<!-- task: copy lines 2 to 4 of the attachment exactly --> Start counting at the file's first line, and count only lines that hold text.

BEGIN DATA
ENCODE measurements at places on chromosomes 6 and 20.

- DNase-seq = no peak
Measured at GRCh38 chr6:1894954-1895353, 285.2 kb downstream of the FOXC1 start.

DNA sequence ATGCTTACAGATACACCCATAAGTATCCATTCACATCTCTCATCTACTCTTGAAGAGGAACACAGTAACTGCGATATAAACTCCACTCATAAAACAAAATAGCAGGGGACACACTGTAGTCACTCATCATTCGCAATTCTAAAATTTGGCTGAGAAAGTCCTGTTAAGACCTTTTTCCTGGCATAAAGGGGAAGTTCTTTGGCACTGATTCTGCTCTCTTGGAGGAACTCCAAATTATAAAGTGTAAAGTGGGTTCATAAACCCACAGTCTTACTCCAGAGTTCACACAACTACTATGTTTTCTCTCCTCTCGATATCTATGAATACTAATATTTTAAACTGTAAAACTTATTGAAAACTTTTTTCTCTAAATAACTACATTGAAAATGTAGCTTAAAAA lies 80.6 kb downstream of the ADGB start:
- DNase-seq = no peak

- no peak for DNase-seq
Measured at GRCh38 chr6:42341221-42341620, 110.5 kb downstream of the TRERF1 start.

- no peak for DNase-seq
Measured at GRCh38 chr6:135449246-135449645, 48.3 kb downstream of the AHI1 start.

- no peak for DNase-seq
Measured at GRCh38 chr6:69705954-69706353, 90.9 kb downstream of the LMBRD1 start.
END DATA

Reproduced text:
- DNase-seq = no peak
Measured at GRCh38 chr6:1894954-1895353, 285.2 kb downstream of the FOXC1 start.

DNA sequence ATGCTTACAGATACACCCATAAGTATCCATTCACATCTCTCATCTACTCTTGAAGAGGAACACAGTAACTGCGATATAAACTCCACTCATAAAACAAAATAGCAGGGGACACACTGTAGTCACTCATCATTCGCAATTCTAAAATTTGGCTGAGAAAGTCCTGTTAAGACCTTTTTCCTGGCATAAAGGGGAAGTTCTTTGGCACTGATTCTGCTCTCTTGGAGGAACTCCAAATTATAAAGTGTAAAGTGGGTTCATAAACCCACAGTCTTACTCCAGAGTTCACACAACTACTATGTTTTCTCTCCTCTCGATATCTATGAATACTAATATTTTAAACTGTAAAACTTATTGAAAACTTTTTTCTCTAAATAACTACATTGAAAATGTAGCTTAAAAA lies 80.6 kb downstream of the ADGB start: